Time after Time (3)
Not by Sinead O’Connor nor Miles Davis
Amsterdam, 7 April 2021– Von Frisch tried the experiment of trapping his bees in his observation hive for several hours. They went on dancing. But he noticed something which really is almost too good to be true. As the hours advanced, the dancing bees slowly turned the direction of the straight run of their dance, so that it would continue to tell the truth about the direction of the food, compensating for the changing position of the sun. And they did this, even though they were dancing inside the hive and therefore couldn’t see the sun. They were using their internal clocks to compensate for what they ‘knew’ would be the changing position of the sun.
What this means, if you think about it, is that the straight run of the dance itself rotates like the hour hand of a normal clock. But anticlockwise (in the Northern Hemisphere), like the shadow on a sundial. If you were von Frisch, wouldn’t you have died happy, to have made such a discovery.
The interesting thing is that if the biological clocks are separated from the outside world, they carry on regardless.
Even after clocks were invented, sundials remained essential for setting clocks and keeping the synchronized with the great clock in the sky. Hilaire Belloc’s famous rhyme is, therefore, rather unfair.
Of what is done far better by a watch.
It is less well-known that Belloc wrote a whole series of verses on sundials, some humorous, some sombre, more in keeping with the ‘Fighting Time’ theme of our exhibition:
You may think of this last verse when you look round the exhibition and see the exquisite little pocket sundial. It has a built-in compass, without which it would be useless.
When I talked of the great clocks in the sky, I did not go out beyond one year, but there are potential astronomical clocks of hugely longer period. Our sun takes about two hundred million years to complete one rotation around the centre of the galaxy. As far as I am aware, no biological process has become entrained to this cosmic clock.*
*Indeed, I would be very surprised if one were ever found.
The longest timekeeper that has been seriously suggested as being influential on life is an approximately twenty-six-million-year periodicity of mass extinctions. The evidence for this involves sophisticated statistical analysis of extinction rates in the fossil record. It is controversial and by no means definitely demonstrated. There is no doubt that mass extinctions happen, and at least one of them is pretty likely to have been caused by the impact of a comet, sixty-five million years ago when the dinosaurs perished. More controversial is the idea that such events rise to a peak of likelihood every twenty-six million years.*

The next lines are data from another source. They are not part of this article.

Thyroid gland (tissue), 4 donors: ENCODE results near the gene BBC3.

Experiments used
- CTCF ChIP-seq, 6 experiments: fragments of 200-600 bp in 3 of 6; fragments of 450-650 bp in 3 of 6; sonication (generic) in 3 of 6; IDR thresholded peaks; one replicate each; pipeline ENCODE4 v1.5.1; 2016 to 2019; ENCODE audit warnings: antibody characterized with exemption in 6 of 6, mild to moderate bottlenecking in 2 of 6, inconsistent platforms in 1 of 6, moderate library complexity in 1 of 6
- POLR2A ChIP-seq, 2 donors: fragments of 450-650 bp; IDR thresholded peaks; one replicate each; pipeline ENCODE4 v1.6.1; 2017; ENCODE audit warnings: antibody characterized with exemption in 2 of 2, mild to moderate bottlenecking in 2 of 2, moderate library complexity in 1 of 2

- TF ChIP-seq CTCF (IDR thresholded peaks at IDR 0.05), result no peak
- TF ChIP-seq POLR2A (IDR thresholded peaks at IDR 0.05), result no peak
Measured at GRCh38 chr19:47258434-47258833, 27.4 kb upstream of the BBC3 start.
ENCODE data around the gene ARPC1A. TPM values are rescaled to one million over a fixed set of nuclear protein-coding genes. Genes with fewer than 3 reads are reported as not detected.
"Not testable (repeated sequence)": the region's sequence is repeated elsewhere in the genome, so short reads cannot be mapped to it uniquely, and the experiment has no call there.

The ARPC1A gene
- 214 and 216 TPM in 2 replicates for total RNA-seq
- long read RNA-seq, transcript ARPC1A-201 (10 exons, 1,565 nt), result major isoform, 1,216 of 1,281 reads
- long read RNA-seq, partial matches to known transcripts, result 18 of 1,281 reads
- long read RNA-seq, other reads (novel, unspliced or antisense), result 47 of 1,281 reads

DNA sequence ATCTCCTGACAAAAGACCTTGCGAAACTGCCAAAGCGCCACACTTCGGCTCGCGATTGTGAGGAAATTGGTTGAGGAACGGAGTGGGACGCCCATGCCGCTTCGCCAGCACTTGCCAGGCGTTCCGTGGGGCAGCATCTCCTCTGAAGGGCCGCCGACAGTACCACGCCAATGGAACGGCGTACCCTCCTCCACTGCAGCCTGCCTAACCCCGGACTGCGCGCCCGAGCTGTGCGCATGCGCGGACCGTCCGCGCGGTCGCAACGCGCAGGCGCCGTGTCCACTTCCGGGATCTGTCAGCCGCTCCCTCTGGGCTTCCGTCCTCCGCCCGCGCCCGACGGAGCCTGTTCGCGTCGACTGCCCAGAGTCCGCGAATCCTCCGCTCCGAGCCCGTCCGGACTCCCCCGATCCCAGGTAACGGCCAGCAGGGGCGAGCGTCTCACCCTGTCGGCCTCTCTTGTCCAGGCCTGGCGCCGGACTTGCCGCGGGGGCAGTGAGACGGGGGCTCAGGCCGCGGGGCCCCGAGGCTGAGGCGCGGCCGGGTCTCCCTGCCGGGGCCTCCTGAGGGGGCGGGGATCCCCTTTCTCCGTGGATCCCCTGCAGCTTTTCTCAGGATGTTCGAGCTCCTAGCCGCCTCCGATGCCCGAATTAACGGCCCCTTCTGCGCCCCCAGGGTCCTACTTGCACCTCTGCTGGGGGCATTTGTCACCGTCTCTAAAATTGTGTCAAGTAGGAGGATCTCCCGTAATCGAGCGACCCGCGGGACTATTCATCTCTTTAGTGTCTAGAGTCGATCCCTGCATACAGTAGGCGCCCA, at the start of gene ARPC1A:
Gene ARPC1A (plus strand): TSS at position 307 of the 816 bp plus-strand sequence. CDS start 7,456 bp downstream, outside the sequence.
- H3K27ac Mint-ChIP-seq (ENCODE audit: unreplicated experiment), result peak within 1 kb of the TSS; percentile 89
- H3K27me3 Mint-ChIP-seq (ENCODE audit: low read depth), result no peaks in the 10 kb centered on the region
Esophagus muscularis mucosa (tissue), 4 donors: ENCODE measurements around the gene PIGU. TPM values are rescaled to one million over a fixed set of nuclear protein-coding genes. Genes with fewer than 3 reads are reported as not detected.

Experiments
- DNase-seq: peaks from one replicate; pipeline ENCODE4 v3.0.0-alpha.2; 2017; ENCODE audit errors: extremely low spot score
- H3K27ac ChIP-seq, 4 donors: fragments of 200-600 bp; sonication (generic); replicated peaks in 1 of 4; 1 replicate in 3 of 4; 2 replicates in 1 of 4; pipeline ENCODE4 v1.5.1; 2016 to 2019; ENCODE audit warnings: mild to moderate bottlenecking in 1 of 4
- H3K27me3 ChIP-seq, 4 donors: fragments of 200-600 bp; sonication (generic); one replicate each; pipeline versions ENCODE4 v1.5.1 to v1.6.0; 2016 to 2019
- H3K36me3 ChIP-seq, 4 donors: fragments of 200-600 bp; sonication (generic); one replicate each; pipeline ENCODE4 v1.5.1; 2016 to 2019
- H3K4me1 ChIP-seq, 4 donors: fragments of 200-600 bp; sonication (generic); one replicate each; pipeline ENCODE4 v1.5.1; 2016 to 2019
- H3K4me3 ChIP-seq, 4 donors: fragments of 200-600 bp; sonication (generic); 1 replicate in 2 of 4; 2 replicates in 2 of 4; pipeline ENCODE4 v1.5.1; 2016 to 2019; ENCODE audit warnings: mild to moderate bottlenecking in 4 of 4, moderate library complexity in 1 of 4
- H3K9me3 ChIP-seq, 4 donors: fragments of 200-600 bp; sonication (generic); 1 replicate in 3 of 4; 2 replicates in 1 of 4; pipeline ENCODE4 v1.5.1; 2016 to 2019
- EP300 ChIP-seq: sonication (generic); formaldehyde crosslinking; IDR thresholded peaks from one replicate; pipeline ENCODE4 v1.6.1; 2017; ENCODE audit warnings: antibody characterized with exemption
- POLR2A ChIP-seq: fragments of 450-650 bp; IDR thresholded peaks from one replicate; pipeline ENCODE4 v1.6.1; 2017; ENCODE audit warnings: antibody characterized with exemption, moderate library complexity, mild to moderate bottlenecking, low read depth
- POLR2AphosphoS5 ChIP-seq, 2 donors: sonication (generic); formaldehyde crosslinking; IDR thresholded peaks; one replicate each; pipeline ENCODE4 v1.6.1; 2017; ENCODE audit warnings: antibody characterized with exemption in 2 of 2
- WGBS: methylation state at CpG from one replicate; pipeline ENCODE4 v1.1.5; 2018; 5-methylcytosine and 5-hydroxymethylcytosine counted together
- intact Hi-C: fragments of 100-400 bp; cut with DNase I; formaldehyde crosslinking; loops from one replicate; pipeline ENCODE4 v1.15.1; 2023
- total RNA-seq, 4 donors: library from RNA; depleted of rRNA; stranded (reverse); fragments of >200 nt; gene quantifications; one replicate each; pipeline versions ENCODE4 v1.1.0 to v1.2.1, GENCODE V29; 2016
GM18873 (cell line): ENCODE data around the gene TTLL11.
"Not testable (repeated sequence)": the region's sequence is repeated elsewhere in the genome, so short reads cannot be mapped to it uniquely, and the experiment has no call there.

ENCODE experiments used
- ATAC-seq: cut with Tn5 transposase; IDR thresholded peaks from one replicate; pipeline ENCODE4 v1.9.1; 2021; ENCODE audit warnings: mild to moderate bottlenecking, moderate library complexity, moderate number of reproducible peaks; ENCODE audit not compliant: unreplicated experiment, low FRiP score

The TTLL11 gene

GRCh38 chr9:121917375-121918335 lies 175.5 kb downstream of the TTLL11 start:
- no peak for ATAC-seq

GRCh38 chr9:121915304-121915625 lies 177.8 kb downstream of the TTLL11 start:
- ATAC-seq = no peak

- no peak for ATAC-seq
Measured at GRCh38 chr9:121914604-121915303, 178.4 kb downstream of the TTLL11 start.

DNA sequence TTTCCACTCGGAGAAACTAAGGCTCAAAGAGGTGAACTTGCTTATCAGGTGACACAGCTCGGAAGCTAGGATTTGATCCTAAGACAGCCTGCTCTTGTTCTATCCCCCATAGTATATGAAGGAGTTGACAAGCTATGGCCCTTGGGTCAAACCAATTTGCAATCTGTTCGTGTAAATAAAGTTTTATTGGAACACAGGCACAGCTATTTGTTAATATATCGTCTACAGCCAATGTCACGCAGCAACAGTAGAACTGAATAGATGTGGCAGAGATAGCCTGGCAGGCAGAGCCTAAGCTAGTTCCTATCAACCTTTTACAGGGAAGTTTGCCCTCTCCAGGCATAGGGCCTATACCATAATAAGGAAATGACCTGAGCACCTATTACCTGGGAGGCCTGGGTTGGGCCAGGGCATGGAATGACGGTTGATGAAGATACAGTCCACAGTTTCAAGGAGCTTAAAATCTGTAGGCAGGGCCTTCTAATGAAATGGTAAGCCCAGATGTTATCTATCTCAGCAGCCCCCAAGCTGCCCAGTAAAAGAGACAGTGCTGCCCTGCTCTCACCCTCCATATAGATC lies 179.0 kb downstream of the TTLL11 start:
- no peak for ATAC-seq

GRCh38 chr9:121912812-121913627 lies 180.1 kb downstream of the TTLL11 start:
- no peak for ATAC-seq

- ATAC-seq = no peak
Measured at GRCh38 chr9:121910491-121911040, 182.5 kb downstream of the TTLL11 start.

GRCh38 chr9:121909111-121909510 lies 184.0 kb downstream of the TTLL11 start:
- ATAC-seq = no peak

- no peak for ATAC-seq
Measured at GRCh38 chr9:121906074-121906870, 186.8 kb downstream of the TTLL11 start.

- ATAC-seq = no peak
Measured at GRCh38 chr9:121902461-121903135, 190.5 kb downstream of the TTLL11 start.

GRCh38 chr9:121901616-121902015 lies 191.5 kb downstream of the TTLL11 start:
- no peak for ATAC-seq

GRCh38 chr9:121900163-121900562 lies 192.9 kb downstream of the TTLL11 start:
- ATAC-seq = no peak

*My speech made mention of a hypothetical astronomical clock to account for it, but I have deleted it from this reprinting because modern astronomers mostly discount it and there is no direct evidence for it. Briefly, the suggestion was that the sun mutually rotates around a binary companion star, called Nemesis, with a periodicity of about twenty-six million years. The gravitational effect of Nemesis was supposed to disturb the Oort cloud of planetesimals and increase the probability of one hitting Earth.
Another suggested astronomical clock longer than a year is the eleven-year sunspot cycle, which might account for certain cycles in populations of Arctic mammals, such as lynxes and snowshoe hares, as detected by Charles Elton, that great Oxford ecologist, in fur-trapping records of the Hudson’s Bay Company.
This theory, too, remains controversial. If you travelled through space at such a prodigious speeds you could return to Earth five hundred years into the future, having yourself scarcely aged at all. Director, you invited a biologist to perform this opening, so you will not be surprised to have been regaled with stories about bees and Palolo worms and snowshoe hares.
You could have asked an archaeologist, and we’d all have been engrossed in tales on dendrochronology, or of radiocarbon dating. Or a palaeontologist, and we’d have heard about potassium-argon dating, and about the near-impossibility, for the human mind, of grasping the sheer vastness of geological time. The geologist would have used one of those metaphors with which we struggle – and usually fail – to understand geological deep time. My own favourite one I didn’t invent, I hasten to add, although I did use it in one of my books.
As follows in part IV – Time after Time of this series: